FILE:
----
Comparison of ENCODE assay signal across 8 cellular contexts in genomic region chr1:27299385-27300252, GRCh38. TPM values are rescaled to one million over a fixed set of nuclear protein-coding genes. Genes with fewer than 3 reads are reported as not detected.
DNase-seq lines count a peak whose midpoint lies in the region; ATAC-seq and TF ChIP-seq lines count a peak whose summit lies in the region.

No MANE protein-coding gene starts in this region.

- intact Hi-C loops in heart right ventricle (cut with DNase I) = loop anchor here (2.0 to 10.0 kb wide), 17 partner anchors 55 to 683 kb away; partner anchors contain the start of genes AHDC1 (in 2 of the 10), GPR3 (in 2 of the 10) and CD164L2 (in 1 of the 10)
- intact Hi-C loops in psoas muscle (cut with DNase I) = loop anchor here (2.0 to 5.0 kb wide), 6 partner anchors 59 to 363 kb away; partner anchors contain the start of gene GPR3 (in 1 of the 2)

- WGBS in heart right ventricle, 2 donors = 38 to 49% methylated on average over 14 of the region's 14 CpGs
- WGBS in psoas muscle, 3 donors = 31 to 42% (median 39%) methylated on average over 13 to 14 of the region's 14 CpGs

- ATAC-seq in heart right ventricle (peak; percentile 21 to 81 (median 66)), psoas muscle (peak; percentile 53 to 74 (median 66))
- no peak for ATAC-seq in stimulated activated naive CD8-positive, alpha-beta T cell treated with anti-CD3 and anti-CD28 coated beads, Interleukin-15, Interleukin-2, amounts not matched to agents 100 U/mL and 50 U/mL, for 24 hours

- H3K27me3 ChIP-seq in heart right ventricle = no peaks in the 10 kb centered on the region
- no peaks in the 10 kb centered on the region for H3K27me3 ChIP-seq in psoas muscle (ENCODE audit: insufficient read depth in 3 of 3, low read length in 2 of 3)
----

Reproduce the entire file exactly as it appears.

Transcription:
Comparison of ENCODE assay signal across 8 cellular contexts in genomic region chr1:27299385-27300252, GRCh38. TPM values are rescaled to one million over a fixed set of nuclear protein-coding genes. Genes with fewer than 3 reads are reported as not detected.
DNase-seq lines count a peak whose midpoint lies in the region; ATAC-seq and TF ChIP-seq lines count a peak whose summit lies in the region.

No MANE protein-coding gene starts in this region.

- intact Hi-C loops in heart right ventricle (cut with DNase I) = loop anchor here (2.0 to 10.0 kb wide), 17 partner anchors 55 to 683 kb away; partner anchors contain the start of genes AHDC1 (in 2 of the 10), GPR3 (in 2 of the 10) and CD164L2 (in 1 of the 10)
- intact Hi-C loops in psoas muscle (cut with DNase I) = loop anchor here (2.0 to 5.0 kb wide), 6 partner anchors 59 to 363 kb away; partner anchors contain the start of gene GPR3 (in 1 of the 2)

- WGBS in heart right ventricle, 2 donors = 38 to 49% methylated on average over 14 of the region's 14 CpGs
- WGBS in psoas muscle, 3 donors = 31 to 42% (median 39%) methylated on average over 13 to 14 of the region's 14 CpGs

- ATAC-seq in heart right ventricle (peak; percentile 21 to 81 (median 66)), psoas muscle (peak; percentile 53 to 74 (median 66))
- no peak for ATAC-seq in stimulated activated naive CD8-positive, alpha-beta T cell treated with anti-CD3 and anti-CD28 coated beads, Interleukin-15, Interleukin-2, amounts not matched to agents 100 U/mL and 50 U/mL, for 24 hours

- H3K27me3 ChIP-seq in heart right ventricle = no peaks in the 10 kb centered on the region
- no peaks in the 10 kb centered on the region for H3K27me3 ChIP-seq in psoas muscle (ENCODE audit: insufficient read depth in 3 of 3, low read length in 2 of 3)